The Heartbleed Bug: Check Your SSL Certificates

News of the Heartbleed bug has made the rounds throughout mainstream media and if would appear that the internet is coming to an end; fortunately, it’s not that bad. But Heartbleed is an insidious bug albeit focused only on a certain aspect of your website and here’s what you need to know to make sure your site’s encrypted transactions are safe.
ADAPTISTRATION-GUY-074

  1. Do you have an SSL certificate at your site? If you know the answer is no, then you can stop here. You’re fine.
    Not sure? Do you process credit card numbers via a payment gateway like authorize.net or PayPal pro? Then the answer is yes. If you still aren’t certain, head over to this tool, punch in your URL, and check.
  2. If you have an SSL certificate, you need to contact your SSL provider ASAP to see if they’ve tested for vulnerabilities. Only the worst of providers haven’t done that already and most have already reached out to users with status updates.
  3. If you don’t process transactions directly and instead, rely on a box office provider to do that for you at their hosted site (most do these days), you still need to be in touch with them ASAP to make sure they’ve tested their SSL configuration and know if there are/were any vulnerabilities. After all, these are still your patrons and they’ll (rightly) blame you if their payment data was compromised.
  4. An additional point of contact for an SSL certificate is a secure email client so if you process email via a separate server than your website and it uses an SSL certificate, you’ll need to check that connection as well via the respective provider.

If you have a good provider, this whole scare has probably blown right past you. I’m thrilled to say that my hosting partner (who also handles installing and maintain SSL certs) for The Venture Platform is not only good, they are great; as a result, all of our users with SSL certificates had zero vulnerability issues.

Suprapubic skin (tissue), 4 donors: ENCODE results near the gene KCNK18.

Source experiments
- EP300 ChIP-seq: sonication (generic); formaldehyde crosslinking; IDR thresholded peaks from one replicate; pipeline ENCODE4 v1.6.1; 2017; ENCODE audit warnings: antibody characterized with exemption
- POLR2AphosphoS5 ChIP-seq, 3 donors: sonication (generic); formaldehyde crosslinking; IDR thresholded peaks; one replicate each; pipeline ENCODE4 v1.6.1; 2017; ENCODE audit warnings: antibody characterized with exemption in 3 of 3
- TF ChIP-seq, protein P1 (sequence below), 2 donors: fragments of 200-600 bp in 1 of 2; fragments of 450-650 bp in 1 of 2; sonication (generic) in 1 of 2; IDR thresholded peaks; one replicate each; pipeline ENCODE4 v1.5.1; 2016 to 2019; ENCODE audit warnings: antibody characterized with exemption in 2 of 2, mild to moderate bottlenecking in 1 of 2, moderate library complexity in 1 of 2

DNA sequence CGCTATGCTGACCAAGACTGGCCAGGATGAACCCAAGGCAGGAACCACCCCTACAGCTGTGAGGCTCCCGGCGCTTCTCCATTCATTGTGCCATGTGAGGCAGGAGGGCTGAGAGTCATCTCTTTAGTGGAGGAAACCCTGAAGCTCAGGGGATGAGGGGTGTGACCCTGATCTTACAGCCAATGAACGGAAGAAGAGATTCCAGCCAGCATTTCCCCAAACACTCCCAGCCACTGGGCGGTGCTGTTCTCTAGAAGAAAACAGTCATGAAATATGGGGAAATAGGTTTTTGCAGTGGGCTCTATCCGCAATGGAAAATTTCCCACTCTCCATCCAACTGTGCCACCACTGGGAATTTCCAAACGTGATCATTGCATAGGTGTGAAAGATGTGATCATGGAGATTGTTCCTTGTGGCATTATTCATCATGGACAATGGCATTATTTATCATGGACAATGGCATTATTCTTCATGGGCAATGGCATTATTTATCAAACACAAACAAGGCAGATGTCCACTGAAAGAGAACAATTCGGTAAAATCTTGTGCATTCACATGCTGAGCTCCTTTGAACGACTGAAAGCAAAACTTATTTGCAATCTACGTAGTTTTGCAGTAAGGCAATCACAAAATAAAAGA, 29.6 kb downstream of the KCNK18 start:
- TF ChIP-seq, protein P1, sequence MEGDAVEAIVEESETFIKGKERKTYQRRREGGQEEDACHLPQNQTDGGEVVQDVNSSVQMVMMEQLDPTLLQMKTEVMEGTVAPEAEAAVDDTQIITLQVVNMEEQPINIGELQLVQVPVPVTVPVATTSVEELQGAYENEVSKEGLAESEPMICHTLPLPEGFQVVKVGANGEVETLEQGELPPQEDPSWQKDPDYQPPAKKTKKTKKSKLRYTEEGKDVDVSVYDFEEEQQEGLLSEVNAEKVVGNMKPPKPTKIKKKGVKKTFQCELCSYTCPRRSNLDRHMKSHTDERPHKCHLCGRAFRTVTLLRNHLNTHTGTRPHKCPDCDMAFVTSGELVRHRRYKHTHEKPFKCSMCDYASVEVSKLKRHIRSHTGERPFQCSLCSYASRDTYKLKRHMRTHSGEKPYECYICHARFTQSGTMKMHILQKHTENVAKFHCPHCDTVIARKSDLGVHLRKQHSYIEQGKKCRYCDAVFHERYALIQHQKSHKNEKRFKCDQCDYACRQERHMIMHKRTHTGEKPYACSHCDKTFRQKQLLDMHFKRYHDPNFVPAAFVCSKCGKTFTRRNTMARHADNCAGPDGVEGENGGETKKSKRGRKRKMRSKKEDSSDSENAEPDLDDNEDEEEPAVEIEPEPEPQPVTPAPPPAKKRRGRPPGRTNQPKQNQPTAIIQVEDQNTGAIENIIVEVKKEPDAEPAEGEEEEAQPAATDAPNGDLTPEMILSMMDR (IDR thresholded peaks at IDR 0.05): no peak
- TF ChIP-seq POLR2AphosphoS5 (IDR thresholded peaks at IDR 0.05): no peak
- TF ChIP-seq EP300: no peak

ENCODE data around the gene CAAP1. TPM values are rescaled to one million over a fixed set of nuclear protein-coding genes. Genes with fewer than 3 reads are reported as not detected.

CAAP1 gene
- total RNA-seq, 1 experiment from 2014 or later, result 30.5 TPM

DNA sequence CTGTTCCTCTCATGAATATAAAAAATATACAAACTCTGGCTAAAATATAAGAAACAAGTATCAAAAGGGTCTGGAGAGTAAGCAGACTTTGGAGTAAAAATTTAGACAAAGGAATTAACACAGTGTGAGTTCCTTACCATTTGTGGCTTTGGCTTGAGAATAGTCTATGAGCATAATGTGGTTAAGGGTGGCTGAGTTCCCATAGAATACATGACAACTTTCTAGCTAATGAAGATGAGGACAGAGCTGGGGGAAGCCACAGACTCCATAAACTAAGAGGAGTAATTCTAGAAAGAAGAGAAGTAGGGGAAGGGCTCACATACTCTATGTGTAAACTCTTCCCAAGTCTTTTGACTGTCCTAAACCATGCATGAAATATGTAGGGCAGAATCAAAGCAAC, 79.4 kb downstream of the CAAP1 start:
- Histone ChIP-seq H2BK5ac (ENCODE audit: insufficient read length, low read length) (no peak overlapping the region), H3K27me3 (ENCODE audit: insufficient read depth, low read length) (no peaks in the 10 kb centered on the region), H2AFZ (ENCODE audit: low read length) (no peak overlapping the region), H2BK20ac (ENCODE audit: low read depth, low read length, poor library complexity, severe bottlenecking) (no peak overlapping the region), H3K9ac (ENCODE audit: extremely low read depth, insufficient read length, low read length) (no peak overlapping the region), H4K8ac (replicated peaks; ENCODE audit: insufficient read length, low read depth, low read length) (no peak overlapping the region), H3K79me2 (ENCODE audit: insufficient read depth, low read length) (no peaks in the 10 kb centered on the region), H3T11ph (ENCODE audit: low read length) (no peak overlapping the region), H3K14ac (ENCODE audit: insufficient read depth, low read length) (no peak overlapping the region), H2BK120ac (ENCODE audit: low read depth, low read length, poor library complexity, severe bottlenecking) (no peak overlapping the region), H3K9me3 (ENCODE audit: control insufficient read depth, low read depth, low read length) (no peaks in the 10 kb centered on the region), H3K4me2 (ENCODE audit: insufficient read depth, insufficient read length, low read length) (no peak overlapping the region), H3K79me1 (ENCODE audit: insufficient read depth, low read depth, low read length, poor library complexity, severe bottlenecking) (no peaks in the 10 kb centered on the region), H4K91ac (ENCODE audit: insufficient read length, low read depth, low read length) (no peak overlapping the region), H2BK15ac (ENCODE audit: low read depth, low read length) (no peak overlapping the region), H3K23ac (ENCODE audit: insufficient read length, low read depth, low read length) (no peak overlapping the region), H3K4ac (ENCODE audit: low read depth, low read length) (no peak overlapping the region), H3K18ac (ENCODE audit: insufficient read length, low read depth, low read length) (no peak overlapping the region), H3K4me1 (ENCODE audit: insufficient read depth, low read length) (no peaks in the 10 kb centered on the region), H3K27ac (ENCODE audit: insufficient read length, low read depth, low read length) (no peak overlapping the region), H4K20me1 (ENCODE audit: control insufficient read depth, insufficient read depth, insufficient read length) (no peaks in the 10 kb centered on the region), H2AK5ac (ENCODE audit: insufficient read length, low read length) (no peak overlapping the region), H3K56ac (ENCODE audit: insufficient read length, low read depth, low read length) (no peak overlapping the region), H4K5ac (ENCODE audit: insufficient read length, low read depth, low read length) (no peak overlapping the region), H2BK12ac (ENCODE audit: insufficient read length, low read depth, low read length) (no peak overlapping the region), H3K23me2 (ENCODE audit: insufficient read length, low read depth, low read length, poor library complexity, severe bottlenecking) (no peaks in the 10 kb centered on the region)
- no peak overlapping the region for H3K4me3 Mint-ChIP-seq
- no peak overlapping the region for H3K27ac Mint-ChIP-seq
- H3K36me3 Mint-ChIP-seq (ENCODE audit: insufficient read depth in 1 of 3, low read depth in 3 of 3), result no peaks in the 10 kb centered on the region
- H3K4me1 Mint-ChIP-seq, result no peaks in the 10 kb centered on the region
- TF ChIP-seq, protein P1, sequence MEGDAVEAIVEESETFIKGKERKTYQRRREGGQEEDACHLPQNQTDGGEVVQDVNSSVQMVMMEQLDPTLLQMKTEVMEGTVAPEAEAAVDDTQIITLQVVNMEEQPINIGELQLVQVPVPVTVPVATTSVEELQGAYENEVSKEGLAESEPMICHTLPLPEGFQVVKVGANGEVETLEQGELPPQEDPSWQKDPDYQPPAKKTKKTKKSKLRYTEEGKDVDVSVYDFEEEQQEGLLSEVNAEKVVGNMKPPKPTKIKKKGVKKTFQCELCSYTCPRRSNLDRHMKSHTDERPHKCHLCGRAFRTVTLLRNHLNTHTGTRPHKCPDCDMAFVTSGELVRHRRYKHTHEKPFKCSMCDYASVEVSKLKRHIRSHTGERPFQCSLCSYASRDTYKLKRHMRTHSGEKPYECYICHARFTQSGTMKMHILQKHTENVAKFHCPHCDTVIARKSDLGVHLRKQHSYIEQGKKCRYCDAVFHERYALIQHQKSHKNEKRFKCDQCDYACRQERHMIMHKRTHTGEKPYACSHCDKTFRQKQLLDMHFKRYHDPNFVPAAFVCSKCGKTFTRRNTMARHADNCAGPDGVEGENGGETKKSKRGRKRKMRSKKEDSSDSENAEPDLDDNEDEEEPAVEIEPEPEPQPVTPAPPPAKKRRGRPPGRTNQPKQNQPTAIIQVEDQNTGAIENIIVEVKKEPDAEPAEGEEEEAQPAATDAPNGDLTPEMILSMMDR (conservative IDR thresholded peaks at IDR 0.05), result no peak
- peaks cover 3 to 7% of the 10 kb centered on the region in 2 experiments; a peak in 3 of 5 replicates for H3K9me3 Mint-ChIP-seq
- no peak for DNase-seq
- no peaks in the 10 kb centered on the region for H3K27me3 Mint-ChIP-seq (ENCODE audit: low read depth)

Granted, we still spent most of yesterday double and triple checking any potential weak points but when it was all said and done, we were shipshape (knock on wood).

If you think your data may have been compromised by a website or email server with a compromised SSL certificate, you should update your passwords ASAP, which is a good habit to get into anyway. Here’s a good resource for creating a strong password and guidelines on how often you should update them.

About Drew McManus

"I hear that every time you show up to work with an orchestra, people get fired." Those were the first words out of an executive's mouth after her board chair introduced us. That executive is now a dear colleague and friend but the day that consulting contract began with her orchestra, she was convinced I was a hatchet-man brought in by the board to clean house.

I understand where the trepidation comes from as a great deal of my consulting and technology provider work for arts organizations involves due diligence, separating fact from fiction, interpreting spin, as well as performance review and oversight. So yes, sometimes that work results in one or two individuals "aggressively embracing career change" but far more often than not, it reinforces and clarifies exactly what works and why.

In short, it doesn't matter if you know where all the bodies are buried if you can't keep your own clients out of the ground, and I'm fortunate enough to say that for more than 15 years, I've done exactly that for groups of all budget size from Qatar to Kathmandu.

For fun, I write a daily blog about the orchestra business, provide a platform for arts insiders to speak their mind, keep track of what people in this business get paid, help write a satirical cartoon about orchestra life, hack the arts, and love a good coffee drink.

Related Posts

Comments (powered by Facebook)

Leave a Comment

TWO WAYS TO SUBSCRIBE BY EMAIL:

Subscription Weekly
weekly summary subscription
Subscription Per Post
every new post subscription

Send this to a friend